Misleading claims about healthcare products and services appear on many providers' websites as well as in promotional leaflets, posters, brochures, newspapers and magazines. People are misled into paying for products and therapies of unproven efficacy. Some of these aren't even scientifically plausible and some of them could be harmful.
We should be free to choose what we spend our money on but it should be an informed choice, not one based on misrepresentation — deliberate or otherwise — by those who stand to profit.
This misinformation will not disappear by itself: it needs to be challenged and our experience has shown that it is possible for ordinary members of the public to use the regulation that is already in place to ensure that those making misleading claims are held to account.
We hope to give you the information, tools and resources to enable you to spot misleading claims and to do something about them.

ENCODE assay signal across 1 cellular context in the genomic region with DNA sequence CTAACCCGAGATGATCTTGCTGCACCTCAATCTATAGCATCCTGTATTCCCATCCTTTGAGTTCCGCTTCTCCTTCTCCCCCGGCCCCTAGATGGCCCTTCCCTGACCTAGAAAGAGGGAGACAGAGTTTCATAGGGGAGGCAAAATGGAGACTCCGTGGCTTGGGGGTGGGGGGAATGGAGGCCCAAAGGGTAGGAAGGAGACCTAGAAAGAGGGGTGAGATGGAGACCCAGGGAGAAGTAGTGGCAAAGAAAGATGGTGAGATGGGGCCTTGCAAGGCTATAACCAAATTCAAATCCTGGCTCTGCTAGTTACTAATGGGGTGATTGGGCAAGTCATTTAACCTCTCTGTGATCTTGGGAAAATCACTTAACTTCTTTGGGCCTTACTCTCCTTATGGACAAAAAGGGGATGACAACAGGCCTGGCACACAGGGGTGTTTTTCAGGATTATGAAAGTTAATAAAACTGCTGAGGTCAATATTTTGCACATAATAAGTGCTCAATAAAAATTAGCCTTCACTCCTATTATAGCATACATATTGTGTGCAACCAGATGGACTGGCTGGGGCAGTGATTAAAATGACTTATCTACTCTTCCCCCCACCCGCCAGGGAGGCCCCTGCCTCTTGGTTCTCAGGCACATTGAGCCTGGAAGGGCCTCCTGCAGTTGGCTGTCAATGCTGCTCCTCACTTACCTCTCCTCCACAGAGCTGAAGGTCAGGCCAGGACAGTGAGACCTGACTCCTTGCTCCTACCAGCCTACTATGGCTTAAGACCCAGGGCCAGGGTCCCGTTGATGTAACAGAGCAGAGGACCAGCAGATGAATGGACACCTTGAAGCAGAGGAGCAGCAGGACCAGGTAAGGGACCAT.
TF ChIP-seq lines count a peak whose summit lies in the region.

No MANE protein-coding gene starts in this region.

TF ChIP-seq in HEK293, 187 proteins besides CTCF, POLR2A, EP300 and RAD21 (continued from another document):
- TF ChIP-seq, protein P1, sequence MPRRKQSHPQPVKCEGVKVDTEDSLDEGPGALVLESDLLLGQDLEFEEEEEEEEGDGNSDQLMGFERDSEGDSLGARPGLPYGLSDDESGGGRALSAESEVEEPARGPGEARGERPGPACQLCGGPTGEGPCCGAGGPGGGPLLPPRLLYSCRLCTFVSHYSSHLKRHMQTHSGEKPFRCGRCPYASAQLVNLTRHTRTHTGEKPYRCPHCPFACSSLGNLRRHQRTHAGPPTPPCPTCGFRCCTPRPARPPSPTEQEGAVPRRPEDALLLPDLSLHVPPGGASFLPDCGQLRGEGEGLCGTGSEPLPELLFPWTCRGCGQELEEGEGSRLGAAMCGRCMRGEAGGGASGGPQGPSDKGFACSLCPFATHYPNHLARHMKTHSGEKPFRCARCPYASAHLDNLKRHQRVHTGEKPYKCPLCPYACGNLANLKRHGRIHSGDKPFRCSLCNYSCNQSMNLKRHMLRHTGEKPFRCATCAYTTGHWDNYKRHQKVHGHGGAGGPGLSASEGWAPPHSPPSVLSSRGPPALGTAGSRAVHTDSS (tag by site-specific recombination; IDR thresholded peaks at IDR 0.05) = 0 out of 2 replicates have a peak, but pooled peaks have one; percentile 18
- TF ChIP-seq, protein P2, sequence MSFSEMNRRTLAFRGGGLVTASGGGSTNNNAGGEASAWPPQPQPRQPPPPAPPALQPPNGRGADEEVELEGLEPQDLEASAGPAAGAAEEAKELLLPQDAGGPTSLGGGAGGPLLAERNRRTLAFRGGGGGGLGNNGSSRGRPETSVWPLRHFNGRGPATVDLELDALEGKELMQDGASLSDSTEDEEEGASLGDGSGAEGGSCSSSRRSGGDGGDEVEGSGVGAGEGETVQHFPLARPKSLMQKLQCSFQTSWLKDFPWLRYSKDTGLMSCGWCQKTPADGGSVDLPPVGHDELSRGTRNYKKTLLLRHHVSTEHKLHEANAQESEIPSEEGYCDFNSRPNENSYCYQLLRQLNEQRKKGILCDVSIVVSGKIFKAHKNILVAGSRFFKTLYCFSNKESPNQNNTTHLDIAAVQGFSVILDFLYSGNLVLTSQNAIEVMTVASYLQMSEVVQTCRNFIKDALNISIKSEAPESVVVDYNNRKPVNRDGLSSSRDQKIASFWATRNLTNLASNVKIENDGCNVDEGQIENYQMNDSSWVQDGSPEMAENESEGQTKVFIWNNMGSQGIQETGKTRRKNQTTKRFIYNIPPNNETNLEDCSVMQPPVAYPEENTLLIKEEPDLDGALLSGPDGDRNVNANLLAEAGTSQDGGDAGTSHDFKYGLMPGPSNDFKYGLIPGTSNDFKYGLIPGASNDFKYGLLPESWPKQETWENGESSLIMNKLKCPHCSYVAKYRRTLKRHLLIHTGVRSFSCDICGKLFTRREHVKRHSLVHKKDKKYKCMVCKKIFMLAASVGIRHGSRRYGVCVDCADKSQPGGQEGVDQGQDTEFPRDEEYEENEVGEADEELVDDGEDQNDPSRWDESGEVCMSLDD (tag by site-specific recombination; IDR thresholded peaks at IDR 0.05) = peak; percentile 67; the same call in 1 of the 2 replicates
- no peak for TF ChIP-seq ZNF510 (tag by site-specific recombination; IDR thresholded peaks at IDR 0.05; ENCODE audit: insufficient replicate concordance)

Read How to complain to find out more.
- Yet another bad year for homeopathy
- Nelsons Homeopathic Pharmacy #3
- Nelsons Homeopathic Pharmacy #2
- The Society of Homeopaths: failing to make the case for homeopathy
- The end of homeopathy on the NHS in Bristol?
- NHS Homeopathy: 20 years of decline
- The different faces of the Society of Homeopaths
- The growing pains of osteopaths
- Diluting misleading claims - ASA update
- NHS homeopathy in Scotland - on a shoogly peg
- About The Nightingale Collaboration
- How to find out who owns a website
- Finding deleted and changed webpages
- Advertising Standards Authority
- How to submit a complaint to the ASA
- The decline of homeopathy on the NHS
- Landmark decisions for homeopaths
- NHS Lanarkshire to end referrals to Glasgow Homeopathic Hospital
- Making a complaint
- Rubbing salts into the wounds of homeopathy